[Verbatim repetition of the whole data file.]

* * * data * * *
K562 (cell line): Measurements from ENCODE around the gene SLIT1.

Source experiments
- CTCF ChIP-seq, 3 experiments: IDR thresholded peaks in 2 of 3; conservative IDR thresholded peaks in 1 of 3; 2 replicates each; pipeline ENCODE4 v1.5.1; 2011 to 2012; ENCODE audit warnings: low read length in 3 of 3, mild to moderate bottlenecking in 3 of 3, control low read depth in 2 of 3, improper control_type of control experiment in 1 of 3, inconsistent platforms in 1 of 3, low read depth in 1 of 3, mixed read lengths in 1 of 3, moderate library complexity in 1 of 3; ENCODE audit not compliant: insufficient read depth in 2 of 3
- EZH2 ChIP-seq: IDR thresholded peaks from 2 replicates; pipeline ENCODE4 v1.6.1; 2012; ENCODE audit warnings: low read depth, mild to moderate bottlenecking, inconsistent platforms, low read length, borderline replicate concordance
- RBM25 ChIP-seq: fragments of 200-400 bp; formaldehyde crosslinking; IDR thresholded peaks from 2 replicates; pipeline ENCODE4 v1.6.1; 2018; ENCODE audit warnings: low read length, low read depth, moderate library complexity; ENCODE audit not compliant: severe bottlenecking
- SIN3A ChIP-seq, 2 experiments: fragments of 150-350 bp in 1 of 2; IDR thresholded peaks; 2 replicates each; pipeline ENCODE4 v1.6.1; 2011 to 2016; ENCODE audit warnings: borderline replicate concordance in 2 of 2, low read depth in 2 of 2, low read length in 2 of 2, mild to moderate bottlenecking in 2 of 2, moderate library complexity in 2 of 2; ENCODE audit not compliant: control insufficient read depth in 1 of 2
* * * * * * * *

K562 (cell line): Measurements from ENCODE around the gene SLIT1.

Source experiments
- CTCF ChIP-seq, 3 experiments: IDR thresholded peaks in 2 of 3; conservative IDR thresholded peaks in 1 of 3; 2 replicates each; pipeline ENCODE4 v1.5.1; 2011 to 2012; ENCODE audit warnings: low read length in 3 of 3, mild to moderate bottlenecking in 3 of 3, control low read depth in 2 of 3, improper control_type of control experiment in 1 of 3, inconsistent platforms in 1 of 3, low read depth in 1 of 3, mixed read lengths in 1 of 3, moderate library complexity in 1 of 3; ENCODE audit not compliant: insufficient read depth in 2 of 3
- EZH2 ChIP-seq: IDR thresholded peaks from 2 replicates; pipeline ENCODE4 v1.6.1; 2012; ENCODE audit warnings: low read depth, mild to moderate bottlenecking, inconsistent platforms, low read length, borderline replicate concordance
- RBM25 ChIP-seq: fragments of 200-400 bp; formaldehyde crosslinking; IDR thresholded peaks from 2 replicates; pipeline ENCODE4 v1.6.1; 2018; ENCODE audit warnings: low read length, low read depth, moderate library complexity; ENCODE audit not compliant: severe bottlenecking
- SIN3A ChIP-seq, 2 experiments: fragments of 150-350 bp in 1 of 2; IDR thresholded peaks; 2 replicates each; pipeline ENCODE4 v1.6.1; 2011 to 2016; ENCODE audit warnings: borderline replicate concordance in 2 of 2, low read depth in 2 of 2, low read length in 2 of 2, mild to moderate bottlenecking in 2 of 2, moderate library complexity in 2 of 2; ENCODE audit not compliant: control insufficient read depth in 1 of 2